A showdown is looming in the US Congress over the inheritance tax, with some pressing for repeal of what they consider an unfair levy, and others saying the move would be a giveaway to the super-rich.
US President George W. Bush and key Republican leaders are pushing for permanent repeal of what some derisively call the "death tax" even as activists opposing this argue the move would be a fresh blow to the federal budget deficit and a step toward a bigger rich-poor gap.
The 2001 tax cut progressively phased out this tax by 2010, but -- because of the budget consequences of a permanent repeal -- would restore the tax to its original level in 2011.
This situation practically forces Congress to act on a permanent plan or leave families and business owners in limbo. Senate Majority Leader Bill Frist said he hoped to bring the issue to a vote early this month.
Critics argue that with a rate as high as 55 percent in the tax that would be restored in 2011, the US inheritance tax burden is the biggest in the world, and takes money away from capital formation.
The president argues for the elimination of the tax, saying "government should not tax farmers or small business owners twice -- once when you make your money and a second time when you try to pass the fruits of your life's work on to your loved ones."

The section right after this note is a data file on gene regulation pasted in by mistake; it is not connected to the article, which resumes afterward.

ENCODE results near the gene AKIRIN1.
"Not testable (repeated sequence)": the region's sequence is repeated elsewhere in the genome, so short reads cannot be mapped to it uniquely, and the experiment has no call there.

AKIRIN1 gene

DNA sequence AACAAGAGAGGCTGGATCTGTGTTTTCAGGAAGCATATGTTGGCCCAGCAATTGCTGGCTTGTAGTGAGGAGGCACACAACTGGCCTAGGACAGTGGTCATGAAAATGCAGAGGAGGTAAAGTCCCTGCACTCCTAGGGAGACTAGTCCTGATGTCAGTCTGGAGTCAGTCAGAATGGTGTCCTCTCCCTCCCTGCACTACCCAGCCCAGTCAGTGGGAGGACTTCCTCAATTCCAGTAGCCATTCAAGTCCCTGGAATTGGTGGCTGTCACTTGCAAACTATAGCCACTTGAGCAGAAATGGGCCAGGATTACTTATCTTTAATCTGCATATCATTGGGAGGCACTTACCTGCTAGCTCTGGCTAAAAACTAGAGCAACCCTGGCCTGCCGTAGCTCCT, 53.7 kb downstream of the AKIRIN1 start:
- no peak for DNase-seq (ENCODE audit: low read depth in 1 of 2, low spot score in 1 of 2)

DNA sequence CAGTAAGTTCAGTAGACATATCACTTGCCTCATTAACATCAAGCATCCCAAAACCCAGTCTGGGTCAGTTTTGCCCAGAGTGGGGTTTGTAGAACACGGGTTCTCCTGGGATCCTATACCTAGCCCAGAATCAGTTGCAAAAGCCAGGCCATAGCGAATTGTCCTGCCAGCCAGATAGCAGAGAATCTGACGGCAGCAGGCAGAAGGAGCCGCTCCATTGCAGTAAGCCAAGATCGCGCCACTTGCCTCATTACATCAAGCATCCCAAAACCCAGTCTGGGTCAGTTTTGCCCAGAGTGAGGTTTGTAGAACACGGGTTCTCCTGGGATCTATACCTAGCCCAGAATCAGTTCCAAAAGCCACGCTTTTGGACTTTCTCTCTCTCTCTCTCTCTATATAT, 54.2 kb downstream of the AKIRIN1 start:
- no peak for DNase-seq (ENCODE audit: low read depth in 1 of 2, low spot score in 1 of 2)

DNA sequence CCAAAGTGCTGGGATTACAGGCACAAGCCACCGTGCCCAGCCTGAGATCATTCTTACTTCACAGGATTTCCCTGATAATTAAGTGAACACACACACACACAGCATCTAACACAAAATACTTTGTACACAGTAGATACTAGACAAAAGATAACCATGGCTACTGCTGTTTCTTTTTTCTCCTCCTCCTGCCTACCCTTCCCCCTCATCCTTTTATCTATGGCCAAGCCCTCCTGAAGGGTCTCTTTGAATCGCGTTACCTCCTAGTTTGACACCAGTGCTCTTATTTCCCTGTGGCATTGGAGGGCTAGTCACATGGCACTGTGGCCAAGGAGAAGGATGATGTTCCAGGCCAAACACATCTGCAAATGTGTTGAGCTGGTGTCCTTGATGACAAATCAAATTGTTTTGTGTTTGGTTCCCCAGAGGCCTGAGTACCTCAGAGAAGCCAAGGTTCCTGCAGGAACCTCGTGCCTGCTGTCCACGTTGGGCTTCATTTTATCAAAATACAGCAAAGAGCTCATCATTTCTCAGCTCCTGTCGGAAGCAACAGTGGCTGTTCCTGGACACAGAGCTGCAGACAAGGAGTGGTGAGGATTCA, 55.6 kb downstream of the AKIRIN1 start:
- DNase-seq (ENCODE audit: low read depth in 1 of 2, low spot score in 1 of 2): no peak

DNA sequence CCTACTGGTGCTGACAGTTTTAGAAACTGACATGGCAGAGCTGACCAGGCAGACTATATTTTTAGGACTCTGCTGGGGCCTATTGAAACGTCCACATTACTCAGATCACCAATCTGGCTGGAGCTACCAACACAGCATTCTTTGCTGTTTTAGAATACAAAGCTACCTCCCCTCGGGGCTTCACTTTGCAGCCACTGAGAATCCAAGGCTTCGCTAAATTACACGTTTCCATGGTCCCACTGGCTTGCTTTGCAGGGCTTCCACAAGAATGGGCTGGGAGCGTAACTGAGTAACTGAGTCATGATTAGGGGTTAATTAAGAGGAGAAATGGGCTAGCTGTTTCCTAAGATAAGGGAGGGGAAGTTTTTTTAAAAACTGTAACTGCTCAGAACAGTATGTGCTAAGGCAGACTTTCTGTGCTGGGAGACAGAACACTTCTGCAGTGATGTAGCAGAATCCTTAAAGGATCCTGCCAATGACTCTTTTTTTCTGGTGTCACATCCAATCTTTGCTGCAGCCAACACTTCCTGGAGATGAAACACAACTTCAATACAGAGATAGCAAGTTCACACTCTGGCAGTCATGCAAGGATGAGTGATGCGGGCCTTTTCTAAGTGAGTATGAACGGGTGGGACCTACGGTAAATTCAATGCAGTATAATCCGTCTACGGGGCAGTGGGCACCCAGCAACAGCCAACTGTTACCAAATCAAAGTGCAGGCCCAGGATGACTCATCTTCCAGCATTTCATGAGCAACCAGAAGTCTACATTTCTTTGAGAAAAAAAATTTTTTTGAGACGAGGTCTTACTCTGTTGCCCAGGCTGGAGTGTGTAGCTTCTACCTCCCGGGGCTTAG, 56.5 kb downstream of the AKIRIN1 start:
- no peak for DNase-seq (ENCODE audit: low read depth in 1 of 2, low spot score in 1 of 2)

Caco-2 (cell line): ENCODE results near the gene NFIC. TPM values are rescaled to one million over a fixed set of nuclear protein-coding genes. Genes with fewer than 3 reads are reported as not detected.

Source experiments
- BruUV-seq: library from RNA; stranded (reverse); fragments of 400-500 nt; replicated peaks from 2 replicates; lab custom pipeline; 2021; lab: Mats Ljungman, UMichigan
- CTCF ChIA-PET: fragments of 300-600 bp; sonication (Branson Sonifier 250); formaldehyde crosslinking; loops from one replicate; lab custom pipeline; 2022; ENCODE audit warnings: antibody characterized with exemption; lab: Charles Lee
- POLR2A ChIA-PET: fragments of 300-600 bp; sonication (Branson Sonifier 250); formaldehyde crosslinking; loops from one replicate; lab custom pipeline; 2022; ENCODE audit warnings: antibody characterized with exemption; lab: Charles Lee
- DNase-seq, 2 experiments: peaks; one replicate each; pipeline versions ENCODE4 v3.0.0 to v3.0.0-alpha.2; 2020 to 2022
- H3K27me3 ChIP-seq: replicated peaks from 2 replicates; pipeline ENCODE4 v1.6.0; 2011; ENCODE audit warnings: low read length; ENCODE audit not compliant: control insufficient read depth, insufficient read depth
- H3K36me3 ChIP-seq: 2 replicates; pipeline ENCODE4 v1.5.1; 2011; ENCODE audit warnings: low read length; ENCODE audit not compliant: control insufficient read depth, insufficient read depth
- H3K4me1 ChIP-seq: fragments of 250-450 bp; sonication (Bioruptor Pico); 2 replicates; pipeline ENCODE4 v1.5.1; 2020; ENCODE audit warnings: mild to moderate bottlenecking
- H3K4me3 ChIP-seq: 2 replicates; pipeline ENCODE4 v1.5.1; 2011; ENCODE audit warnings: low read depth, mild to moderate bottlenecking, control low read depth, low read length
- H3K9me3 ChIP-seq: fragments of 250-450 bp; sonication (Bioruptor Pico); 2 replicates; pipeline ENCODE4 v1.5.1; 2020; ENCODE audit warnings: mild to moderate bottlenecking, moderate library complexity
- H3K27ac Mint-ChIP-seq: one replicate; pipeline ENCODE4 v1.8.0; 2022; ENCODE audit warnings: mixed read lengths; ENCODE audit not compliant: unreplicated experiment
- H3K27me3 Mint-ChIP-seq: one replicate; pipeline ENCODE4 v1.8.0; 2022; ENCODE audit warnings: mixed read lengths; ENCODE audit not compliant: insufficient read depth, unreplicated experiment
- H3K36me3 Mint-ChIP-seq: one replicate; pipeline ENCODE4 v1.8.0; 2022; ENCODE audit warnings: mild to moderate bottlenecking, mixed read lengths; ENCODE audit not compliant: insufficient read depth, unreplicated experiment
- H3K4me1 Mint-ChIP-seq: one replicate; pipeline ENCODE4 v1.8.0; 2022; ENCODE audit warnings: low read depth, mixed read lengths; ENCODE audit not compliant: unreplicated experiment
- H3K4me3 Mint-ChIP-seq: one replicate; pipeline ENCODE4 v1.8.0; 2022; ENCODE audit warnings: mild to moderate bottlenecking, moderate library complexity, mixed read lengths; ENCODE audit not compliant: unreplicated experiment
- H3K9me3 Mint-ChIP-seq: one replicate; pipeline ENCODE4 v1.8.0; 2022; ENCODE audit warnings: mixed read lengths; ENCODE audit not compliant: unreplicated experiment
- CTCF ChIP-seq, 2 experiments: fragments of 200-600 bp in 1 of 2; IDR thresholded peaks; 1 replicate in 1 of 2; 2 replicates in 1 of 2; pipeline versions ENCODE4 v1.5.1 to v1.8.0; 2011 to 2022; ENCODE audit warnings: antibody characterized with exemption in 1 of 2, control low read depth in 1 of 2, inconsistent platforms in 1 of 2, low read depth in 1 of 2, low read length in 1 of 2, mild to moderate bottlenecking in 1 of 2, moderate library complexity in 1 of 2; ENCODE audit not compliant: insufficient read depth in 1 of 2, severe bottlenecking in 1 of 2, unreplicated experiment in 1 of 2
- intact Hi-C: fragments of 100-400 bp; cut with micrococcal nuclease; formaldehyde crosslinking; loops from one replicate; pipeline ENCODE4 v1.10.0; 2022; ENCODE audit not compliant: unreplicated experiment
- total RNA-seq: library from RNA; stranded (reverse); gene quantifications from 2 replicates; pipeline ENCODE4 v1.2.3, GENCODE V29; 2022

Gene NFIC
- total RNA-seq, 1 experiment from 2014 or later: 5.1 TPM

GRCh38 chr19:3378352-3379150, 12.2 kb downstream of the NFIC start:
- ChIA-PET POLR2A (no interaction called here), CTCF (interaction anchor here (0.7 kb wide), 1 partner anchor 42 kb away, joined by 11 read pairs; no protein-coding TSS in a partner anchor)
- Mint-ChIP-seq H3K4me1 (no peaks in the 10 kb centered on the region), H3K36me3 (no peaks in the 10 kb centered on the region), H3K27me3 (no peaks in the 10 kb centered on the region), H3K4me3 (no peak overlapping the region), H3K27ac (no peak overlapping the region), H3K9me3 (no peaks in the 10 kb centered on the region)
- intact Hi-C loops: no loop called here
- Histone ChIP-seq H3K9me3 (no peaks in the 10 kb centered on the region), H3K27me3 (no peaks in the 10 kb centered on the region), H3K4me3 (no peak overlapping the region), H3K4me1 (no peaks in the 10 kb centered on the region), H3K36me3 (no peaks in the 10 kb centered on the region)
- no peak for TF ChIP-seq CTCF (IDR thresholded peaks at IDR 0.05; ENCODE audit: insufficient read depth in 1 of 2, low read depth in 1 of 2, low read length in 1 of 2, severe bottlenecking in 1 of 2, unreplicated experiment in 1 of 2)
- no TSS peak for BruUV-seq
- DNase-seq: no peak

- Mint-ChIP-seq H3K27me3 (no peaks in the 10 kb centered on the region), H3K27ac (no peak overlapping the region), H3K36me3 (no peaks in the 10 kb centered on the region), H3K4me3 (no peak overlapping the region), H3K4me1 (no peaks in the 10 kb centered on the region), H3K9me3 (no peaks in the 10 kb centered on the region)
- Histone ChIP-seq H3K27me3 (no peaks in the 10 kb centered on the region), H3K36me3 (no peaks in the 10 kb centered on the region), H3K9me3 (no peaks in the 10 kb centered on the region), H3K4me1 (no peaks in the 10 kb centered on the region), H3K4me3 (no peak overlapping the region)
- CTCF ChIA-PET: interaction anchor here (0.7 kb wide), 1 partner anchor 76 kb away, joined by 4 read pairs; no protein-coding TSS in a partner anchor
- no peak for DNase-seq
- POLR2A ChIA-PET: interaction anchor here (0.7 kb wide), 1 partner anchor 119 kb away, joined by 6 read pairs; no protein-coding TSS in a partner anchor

But a group of activists joined by some wealthy individuals say repealing the inheritance tax would be a giveaway of as much as US$1 trillion over 10 years to a small group of multimillionaires.
An analysis by activist groups Public Citizen and United for a Fair Economy (UFE) concluded that with the current exemption of US$2 million, fewer than one-fourth of 1 percent of estates would be subject to tax this year.
"Americans believe that taxes should be based on the ability to pay, and in this respect the estate tax is the fairest of all taxes," UFE's Lee Farris said.
She said that contrary to the claims of the repeal activists, few if any small family farms or businesses pay the estate tax with current exemption levels.
Farris said the analysis also showed the campaign to eliminate the estate tax is financed by some of the wealthiest US families, including the Walton family owning much of Wal-Mart and the Mars family owning the eponymous candy conglomerate.
The coalition report said that 18 families worth a total of US$185.5 billion have financed and coordinated a 10-year effort to repeal the estate tax, a move that would collectively net them a windfall of US$71.6 billion.
Those opposing the repeal have drawn support from some wealthy people as well, including Bill Gates senior, father of the Microsoft chairman who is the worlds' richest individual.
Gates said recently that the effort to repeal the tax was an "appalling" move to funnel more money to rich families.